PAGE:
American manufacturing grew at a slower pace in June, but not as slow as economists predicted.
The Institute for Supply Management (ISM) said its index of national factory activity dropped to 51.7 in June, the lowest reading since October 2016, from 52.1 in May. A reading above 50 indicates expansion in the manufacturing sector, which accounts for about 12 percent of the U.S. economy.
Economists polled by Reuters had forecast the ISM index to fall to 51 in June.
The ISM said businesses “expressed concern about U.S.-China trade turbulence.”
Trade talks between the United States and China stalled in May after Beijing backtracked on commitments to address structural issues with its economy, such as intellectual property theft, government subsidies, and forced technology transfers. That prompted Washington to raise tariffs on $200 billion of Chinese goods; the Chinese regime raised tariffs on $60 billion in U.S. goods in retaliation.
The trade dispute seems to have taken a positive turn, when on June 29, President Donald Trump said that he and Chinese leader Xi Jinping agreed to resume trade talks.
Trump said he agreed not to impose further tariffs on $325 billion of Chinese imports while the negotiations were ongoing. He also announced easing restrictions on Chinese tech company Huawei.
Stocks rallied July 1 on the news. The benchmark S&P 500 index briefly rose to 2,977.93 and surpassed its previous record high set on June 21, before giving back some gains.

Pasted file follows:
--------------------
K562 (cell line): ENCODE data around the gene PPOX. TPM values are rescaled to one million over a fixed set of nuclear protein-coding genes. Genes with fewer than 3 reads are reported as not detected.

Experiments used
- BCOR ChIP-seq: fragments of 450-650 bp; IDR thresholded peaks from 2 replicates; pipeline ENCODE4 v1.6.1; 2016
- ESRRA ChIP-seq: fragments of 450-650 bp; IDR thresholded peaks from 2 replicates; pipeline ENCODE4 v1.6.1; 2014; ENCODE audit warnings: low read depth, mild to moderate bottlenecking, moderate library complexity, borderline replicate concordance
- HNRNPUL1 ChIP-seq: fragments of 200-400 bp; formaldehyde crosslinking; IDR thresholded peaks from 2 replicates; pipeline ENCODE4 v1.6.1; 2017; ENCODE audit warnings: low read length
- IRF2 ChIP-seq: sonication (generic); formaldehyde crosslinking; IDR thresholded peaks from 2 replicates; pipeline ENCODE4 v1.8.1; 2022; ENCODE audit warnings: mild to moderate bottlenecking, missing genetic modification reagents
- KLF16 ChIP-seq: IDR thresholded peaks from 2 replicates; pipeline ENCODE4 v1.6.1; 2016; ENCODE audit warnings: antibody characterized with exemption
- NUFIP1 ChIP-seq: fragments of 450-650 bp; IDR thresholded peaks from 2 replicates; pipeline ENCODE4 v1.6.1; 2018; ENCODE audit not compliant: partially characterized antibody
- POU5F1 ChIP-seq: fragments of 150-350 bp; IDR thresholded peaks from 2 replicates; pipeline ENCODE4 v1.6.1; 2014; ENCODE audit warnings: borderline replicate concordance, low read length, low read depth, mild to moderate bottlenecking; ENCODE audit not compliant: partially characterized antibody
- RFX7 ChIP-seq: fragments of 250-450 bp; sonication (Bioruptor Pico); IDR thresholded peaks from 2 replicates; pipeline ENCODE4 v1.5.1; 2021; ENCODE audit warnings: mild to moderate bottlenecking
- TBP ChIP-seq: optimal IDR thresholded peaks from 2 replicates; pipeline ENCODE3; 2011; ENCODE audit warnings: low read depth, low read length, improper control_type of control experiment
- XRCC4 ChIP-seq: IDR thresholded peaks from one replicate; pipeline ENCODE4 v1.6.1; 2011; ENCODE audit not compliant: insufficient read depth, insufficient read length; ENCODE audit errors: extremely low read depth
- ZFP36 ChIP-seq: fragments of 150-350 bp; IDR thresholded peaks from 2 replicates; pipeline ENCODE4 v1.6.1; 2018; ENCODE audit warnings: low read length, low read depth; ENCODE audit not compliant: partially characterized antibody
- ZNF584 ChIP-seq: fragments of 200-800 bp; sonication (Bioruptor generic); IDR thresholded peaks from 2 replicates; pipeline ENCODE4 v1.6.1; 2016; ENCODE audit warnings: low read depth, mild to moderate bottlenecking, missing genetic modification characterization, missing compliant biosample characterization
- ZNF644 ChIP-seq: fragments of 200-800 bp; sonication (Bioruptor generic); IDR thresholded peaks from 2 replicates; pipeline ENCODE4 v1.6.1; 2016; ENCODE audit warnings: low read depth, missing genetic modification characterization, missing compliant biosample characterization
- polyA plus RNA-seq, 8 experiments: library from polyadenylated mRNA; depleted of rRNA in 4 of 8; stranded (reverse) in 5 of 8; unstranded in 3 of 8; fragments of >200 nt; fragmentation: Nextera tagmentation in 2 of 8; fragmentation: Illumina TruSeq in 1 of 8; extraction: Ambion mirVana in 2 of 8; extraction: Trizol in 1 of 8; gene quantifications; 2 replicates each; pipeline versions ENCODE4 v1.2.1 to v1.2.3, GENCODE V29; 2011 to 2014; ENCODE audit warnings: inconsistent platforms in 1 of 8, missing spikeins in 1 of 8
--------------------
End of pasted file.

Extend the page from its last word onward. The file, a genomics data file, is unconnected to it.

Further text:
“Any step toward a trade resolution—and it doesn’t have to be a lot of progress—just a step, is viewed very positively by markets,” said Scott Brown, chief economist at Raymond James in St. Petersburg, Florida. “And investors at this point are trying to focus on the positive in hopes that there will be some trade resolution down the line.”
New Orders Down, Jobs Up
Manufacturing took a hit from an inventory overhang, which has resulted in businesses placing fewer orders with manufacturers. A reduction in the production of Boeing’s MAX 737 aircraft, which was grounded in March following two fatal plane crashes in five months, is weighing on activity.
The ISM’s new orders sub-index fell 2.7 points to a reading of 50 in June, the lowest reading since December 2015. But factories reported hiring more workers, with a gauge of manufacturing employment rising to 54.5 from 53.7 in May.
The job market has been one of the most solid markers of the economy, despite May’s slowdown in growth. The economy expanded by 75,000 jobs in May, which was less than expected, but the unemployment rate has remained at 3.6 percent—the lowest since December 1969.
Reuters contributed to this report.